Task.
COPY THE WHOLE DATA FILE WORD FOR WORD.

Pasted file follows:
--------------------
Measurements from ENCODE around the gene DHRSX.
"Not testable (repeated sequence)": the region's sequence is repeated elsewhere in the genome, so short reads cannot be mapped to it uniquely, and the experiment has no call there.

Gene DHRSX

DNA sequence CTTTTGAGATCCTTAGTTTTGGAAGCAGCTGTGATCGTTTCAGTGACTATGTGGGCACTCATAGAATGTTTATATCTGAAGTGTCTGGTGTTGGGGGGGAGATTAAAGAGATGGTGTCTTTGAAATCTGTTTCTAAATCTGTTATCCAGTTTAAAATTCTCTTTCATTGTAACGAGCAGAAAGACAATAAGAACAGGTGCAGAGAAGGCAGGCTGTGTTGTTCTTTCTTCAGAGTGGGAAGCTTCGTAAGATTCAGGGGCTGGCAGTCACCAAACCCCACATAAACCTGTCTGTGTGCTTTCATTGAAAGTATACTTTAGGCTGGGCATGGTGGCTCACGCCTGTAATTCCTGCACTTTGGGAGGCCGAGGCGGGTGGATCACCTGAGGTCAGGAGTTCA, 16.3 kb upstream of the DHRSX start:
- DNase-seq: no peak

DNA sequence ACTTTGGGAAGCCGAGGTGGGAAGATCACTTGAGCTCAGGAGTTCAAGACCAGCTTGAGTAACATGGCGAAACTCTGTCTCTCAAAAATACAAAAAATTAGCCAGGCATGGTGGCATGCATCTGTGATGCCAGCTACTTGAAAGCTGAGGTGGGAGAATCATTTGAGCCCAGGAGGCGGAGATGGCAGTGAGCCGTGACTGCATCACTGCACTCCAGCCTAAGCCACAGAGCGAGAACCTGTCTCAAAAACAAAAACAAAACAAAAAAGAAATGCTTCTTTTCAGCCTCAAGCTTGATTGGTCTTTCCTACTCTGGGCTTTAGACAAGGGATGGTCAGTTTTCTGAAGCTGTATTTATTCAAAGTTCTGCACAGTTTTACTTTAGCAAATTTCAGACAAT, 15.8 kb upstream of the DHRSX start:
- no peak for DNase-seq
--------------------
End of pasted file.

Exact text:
Measurements from ENCODE around the gene DHRSX.
"Not testable (repeated sequence)": the region's sequence is repeated elsewhere in the genome, so short reads cannot be mapped to it uniquely, and the experiment has no call there.

Gene DHRSX

DNA sequence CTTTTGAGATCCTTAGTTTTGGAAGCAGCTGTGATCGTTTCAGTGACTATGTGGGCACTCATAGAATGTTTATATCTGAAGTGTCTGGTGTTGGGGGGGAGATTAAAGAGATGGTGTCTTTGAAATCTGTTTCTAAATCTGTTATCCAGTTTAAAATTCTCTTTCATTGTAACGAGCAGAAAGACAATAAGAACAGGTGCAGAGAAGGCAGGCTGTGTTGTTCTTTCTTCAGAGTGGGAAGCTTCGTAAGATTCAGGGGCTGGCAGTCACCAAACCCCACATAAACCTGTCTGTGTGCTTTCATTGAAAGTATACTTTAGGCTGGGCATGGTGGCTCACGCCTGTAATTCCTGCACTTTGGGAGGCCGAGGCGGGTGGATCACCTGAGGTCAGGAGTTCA, 16.3 kb upstream of the DHRSX start:
- DNase-seq: no peak

DNA sequence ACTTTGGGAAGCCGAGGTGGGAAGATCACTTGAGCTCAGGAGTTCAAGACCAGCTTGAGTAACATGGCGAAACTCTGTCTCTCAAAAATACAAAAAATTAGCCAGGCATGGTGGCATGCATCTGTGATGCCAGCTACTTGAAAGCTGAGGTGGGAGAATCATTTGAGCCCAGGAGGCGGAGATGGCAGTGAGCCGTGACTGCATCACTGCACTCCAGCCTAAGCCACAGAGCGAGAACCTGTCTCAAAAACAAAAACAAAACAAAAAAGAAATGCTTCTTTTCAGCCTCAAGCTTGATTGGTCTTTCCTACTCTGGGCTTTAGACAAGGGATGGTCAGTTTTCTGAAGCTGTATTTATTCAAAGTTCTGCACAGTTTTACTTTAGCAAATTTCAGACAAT, 15.8 kb upstream of the DHRSX start:
- no peak for DNase-seq